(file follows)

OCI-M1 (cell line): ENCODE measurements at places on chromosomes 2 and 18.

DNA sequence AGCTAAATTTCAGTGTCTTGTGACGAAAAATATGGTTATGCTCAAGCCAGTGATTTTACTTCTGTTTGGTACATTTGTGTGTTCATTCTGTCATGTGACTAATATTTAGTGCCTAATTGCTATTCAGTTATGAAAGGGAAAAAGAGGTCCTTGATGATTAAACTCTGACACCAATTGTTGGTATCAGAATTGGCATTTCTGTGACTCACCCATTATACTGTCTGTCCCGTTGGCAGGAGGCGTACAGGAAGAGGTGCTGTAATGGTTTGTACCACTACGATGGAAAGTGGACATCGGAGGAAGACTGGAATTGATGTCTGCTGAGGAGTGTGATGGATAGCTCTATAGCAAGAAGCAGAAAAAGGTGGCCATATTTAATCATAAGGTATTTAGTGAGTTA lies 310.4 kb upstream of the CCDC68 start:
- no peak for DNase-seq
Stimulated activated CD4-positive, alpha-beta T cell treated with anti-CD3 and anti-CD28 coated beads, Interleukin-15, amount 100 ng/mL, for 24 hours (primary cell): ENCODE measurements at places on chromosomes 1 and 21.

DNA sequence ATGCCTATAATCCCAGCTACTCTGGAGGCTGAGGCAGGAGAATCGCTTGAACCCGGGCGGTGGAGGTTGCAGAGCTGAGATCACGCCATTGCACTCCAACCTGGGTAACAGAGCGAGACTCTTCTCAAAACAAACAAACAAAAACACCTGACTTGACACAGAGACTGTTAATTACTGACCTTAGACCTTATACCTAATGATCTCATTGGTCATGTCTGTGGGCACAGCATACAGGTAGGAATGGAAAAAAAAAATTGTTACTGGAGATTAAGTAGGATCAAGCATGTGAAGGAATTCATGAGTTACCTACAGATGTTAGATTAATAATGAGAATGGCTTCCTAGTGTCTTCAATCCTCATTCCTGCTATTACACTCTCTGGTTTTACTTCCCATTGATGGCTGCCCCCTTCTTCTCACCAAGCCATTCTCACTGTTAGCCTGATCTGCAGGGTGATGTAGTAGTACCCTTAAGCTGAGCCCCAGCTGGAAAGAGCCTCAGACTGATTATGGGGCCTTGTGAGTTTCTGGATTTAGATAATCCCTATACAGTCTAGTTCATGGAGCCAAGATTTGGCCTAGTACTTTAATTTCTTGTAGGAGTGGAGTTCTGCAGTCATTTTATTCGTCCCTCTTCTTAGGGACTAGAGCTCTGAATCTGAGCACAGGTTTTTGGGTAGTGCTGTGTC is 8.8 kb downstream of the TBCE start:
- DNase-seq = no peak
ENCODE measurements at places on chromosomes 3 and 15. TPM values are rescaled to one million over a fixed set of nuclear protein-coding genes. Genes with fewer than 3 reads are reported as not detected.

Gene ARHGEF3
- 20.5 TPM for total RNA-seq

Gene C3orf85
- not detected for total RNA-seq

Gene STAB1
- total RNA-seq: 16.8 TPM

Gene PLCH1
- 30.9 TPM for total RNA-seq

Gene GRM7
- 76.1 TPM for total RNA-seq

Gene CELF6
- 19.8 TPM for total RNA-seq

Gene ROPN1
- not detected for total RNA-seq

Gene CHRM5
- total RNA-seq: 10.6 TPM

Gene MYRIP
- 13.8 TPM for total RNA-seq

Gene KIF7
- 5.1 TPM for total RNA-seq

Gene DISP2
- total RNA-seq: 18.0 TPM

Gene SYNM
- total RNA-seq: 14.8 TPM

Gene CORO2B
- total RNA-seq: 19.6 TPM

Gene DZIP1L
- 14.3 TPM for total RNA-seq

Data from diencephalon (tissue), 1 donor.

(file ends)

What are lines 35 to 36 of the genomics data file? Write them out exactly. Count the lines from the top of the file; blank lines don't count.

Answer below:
- 14.3 TPM for total RNA-seq

Data from diencephalon (tissue), 1 donor.